Canaan's Oothoon

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Canaan's Oothoon
File:Canaan's Oothoon2.jpg
CountryUnited States
PublisherTAG Publishing LLC
Publication date
October 2010
Media typePrint (paperback)
ISBN1-934606-01-4 Search this book on Logo.png.

Canaan’s Oothoon is the debut novel from Dr. Donna Walker-Nixon, a lecturer at Baylor University.[1] All proceeds will be donated to Literacy Texas, a statewide coalition that strives to connect and equip literacy programs across Texas through resources, training, networking and advocacy.[2]

Book description[edit]

Canaan Watson wanders into the (fictional) small town Allard's Crossing, Texas. Brash and daring, he is very different from what the townsfolk usually see. He believes himself to be the reincarnation of poet William Blake and that he is destined to find his perfect mate, his Oothoon, to create his new world order.

Cautious, but strangely attracted, some of the local women fall under his spell: Emma Mae, an elderly woman who wants nothing more than to talk to her deceased daughter through a spiritual medium; Lura, the Pentecostal woman who wants to feel the kind of love he offers; and Maria Elena, the vulnerable teenage granddaughter of Bonnie Hobbs.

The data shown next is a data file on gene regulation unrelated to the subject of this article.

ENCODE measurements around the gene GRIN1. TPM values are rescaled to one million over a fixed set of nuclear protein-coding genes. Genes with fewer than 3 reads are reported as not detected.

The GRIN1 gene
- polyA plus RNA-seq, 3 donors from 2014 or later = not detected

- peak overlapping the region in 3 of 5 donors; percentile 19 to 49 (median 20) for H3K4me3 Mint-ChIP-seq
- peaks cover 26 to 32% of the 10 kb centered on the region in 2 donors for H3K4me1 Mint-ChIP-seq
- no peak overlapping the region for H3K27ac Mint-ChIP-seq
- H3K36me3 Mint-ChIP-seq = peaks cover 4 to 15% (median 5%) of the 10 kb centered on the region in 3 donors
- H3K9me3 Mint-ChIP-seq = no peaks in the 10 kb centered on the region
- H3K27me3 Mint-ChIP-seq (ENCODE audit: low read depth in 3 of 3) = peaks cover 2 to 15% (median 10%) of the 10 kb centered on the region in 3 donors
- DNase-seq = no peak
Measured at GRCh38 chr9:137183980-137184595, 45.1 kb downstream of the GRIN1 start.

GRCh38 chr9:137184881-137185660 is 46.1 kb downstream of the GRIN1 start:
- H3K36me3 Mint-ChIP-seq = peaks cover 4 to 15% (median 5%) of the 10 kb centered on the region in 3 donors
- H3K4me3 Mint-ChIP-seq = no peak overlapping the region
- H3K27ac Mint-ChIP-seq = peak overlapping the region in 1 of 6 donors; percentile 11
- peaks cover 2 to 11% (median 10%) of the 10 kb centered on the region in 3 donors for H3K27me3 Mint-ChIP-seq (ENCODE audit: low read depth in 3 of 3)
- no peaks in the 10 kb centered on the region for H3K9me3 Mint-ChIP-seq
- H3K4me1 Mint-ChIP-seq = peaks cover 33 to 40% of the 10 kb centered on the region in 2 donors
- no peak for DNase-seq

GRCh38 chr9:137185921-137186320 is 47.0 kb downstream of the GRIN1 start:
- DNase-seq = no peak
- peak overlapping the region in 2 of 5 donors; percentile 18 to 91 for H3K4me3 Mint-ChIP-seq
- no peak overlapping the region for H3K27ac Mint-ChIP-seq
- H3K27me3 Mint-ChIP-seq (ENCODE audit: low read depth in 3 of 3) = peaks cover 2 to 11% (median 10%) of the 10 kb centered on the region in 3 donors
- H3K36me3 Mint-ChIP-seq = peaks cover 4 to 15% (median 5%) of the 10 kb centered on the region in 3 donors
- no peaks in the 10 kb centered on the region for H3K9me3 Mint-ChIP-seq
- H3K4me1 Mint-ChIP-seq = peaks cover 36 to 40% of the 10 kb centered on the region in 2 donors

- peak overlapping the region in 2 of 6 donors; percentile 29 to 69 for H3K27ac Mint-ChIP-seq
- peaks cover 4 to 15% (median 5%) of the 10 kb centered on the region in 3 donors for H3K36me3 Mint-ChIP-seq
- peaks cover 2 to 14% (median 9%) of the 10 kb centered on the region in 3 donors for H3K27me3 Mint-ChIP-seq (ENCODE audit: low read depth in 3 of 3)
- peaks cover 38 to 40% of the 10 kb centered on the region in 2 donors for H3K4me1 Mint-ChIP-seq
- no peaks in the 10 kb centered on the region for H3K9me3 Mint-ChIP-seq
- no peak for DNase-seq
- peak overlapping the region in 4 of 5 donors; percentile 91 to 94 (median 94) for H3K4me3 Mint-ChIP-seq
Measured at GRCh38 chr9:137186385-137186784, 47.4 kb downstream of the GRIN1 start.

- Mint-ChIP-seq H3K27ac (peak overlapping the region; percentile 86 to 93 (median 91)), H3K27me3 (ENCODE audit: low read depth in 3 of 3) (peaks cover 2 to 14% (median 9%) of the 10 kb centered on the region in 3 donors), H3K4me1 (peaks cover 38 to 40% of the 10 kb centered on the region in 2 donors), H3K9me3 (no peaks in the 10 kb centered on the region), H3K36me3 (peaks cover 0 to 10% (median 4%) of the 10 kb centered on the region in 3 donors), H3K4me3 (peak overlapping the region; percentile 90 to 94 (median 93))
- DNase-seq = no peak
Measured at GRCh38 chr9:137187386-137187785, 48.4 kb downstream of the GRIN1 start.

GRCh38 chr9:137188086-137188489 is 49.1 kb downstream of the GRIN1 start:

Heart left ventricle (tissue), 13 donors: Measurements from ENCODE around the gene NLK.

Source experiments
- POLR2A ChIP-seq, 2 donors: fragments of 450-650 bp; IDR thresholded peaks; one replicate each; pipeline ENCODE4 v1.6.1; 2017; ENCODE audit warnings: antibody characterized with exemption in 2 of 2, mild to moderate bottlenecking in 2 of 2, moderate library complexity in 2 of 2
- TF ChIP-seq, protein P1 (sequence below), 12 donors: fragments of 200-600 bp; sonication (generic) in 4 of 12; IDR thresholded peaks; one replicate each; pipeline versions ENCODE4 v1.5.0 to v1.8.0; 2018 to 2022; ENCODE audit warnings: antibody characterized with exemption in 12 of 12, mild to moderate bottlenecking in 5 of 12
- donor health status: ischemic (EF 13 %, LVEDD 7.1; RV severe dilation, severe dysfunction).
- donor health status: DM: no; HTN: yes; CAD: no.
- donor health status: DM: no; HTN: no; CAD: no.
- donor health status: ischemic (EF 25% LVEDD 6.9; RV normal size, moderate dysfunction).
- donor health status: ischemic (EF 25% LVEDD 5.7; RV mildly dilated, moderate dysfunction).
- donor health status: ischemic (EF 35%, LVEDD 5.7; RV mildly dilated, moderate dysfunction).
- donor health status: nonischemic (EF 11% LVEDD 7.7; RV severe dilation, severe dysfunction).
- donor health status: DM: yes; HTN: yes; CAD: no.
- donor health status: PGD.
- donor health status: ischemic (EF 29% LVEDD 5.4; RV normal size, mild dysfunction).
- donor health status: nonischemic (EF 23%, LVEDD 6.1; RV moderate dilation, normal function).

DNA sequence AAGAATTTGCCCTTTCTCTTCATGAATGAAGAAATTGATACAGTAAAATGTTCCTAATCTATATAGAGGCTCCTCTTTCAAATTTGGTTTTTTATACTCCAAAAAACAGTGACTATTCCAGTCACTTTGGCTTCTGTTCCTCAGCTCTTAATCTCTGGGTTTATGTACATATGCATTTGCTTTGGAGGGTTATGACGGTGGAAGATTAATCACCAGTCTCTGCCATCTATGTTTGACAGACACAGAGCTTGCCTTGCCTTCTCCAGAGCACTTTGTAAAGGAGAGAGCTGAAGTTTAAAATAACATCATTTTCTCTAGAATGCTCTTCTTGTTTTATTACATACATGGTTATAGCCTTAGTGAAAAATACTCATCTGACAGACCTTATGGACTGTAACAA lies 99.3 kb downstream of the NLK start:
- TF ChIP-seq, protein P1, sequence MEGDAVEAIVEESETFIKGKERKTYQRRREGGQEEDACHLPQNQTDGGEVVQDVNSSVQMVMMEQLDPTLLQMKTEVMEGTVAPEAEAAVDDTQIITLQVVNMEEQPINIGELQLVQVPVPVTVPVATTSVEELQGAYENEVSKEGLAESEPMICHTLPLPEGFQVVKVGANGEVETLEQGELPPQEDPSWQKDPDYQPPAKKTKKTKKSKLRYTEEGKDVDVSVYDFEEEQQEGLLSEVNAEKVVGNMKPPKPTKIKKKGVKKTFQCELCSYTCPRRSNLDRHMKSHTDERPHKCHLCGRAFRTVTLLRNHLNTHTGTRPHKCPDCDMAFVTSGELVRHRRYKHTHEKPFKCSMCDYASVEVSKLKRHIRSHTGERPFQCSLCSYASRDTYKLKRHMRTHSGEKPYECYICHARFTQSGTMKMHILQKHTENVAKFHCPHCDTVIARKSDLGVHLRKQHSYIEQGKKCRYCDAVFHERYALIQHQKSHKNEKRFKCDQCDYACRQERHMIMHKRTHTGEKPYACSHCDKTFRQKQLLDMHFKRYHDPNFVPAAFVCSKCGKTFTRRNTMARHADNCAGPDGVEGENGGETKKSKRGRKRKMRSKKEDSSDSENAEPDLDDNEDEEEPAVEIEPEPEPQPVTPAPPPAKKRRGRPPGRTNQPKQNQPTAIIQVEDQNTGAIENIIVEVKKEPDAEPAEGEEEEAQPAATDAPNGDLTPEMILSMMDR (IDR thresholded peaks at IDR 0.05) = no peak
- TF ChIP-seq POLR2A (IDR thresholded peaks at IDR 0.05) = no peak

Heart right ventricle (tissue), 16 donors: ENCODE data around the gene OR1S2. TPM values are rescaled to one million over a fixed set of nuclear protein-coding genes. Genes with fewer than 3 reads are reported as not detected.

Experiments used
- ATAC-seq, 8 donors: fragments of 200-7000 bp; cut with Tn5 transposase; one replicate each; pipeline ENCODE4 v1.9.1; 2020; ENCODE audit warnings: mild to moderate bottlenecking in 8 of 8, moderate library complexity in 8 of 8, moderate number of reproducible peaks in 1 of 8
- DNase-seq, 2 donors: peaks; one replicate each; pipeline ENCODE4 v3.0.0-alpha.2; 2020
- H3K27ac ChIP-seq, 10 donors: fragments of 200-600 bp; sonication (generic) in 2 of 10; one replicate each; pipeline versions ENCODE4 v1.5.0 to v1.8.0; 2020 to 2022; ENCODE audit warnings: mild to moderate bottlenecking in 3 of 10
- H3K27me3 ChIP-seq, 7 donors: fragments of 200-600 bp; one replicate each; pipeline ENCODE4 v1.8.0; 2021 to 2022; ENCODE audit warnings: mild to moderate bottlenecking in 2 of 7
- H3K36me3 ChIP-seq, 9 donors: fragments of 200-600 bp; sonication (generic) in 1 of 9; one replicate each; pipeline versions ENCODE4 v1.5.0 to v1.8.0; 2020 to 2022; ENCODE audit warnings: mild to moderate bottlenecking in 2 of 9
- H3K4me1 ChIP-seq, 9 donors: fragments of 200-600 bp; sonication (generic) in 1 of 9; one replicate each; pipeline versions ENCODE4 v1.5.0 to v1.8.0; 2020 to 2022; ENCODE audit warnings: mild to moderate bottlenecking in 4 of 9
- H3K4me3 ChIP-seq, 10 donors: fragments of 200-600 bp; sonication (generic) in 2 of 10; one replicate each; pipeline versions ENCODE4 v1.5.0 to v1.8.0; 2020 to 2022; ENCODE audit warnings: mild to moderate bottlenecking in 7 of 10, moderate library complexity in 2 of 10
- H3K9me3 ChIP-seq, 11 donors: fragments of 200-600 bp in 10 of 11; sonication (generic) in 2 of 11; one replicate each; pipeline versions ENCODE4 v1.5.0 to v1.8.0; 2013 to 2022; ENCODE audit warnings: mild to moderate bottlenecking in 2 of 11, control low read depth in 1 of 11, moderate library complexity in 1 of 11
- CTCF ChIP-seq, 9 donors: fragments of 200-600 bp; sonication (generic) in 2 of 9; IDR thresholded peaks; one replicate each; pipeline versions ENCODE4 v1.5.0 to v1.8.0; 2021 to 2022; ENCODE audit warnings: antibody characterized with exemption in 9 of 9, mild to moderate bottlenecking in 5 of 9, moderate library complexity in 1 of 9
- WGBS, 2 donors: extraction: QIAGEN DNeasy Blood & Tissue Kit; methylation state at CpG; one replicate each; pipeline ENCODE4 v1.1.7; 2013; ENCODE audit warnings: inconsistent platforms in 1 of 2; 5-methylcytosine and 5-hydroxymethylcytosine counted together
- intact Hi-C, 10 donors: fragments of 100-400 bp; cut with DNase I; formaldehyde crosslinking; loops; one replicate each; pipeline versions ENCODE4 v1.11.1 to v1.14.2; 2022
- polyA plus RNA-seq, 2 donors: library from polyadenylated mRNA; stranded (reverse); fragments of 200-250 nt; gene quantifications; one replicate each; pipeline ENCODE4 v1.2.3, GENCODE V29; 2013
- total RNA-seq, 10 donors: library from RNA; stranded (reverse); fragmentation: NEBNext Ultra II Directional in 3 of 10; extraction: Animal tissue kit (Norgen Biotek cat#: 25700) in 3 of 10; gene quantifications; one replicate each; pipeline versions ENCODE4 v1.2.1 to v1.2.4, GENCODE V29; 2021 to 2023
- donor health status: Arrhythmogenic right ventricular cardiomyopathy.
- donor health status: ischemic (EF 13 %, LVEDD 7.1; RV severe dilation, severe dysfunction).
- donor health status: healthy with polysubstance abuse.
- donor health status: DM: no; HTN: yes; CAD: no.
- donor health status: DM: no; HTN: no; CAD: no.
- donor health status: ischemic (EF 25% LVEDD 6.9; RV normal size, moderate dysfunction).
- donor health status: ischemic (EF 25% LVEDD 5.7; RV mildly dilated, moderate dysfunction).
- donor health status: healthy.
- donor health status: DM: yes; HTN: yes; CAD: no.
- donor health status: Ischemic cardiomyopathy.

An Oothoon, according to Canaan, is the kind of woman who can cast off middle class propriety and give into her own sexuality, but Bonnie Hobbs recognizes this kind of talk as seduction for the gullible and unwary. No pushover, Bonnie has seen the likes of this good-for-nothing Canaan before. When he moves in with Lura, Bonnie considers it proof that he is not to be trusted, but Bonnie seems to be alone in her conviction. Soon her cousin Emma May gets sucked into Canaan's lies when he leads her to believe that for an ongoing sum of money she can really communicate with her deceased daughter. As the women around her are slowly drawn into his web, Bonnie tries to protect her land, her friends and even her own granddaughter from Canaan's schemes.


Donna Walker-Nixon received a Ph.D. in English from Texas A&M University at Commerce with a specialization in fiction, poetry, drama and linguistics.

She was the founding editor, with Marilyn Robitaille, of the Langdon Review of the Arts in Texas, the founding editor of Windhover: A Journal of Christian Literature, and the co-editor of the New Texas series with James Ward Lee. In 2001 and 2002, she was editor of CCTE Studies, the academic journal of the Conference of College Teachers of English.

Walker-Nixon was honored in 2002 as one of fifteen Minnie Stevens Piper professors in Texas. In 2004, she was the co-director of the Langdon Weekend, a festival of the arts in Granbury, Texas. She is a Lecturer at Baylor University.[1]


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